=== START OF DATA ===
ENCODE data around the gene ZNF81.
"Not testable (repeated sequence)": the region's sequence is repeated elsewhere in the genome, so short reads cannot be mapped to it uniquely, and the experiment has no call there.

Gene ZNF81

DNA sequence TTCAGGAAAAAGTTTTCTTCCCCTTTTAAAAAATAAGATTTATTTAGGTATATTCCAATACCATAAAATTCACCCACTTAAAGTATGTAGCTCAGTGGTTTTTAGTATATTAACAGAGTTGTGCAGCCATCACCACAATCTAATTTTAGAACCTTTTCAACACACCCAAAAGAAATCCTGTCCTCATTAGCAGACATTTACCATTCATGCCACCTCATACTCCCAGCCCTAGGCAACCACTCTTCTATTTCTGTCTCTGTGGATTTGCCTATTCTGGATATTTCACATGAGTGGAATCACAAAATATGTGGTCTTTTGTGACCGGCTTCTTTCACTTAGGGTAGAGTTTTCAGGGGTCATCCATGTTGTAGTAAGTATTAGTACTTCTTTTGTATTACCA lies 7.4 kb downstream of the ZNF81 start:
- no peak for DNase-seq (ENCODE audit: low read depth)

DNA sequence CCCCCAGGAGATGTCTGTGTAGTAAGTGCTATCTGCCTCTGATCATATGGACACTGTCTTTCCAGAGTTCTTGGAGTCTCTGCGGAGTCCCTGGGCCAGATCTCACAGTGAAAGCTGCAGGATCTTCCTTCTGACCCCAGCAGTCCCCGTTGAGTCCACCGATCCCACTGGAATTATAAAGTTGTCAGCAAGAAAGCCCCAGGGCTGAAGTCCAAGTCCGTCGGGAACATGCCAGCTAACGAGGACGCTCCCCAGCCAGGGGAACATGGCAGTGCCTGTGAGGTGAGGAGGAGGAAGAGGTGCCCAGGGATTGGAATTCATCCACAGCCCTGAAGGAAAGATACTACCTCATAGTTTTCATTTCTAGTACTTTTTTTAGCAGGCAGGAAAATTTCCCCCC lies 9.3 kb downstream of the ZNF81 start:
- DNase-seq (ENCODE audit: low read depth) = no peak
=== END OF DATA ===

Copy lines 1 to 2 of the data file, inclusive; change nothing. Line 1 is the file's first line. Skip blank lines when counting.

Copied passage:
ENCODE data around the gene ZNF81.
"Not testable (repeated sequence)": the region's sequence is repeated elsewhere in the genome, so short reads cannot be mapped to it uniquely, and the experiment has no call there.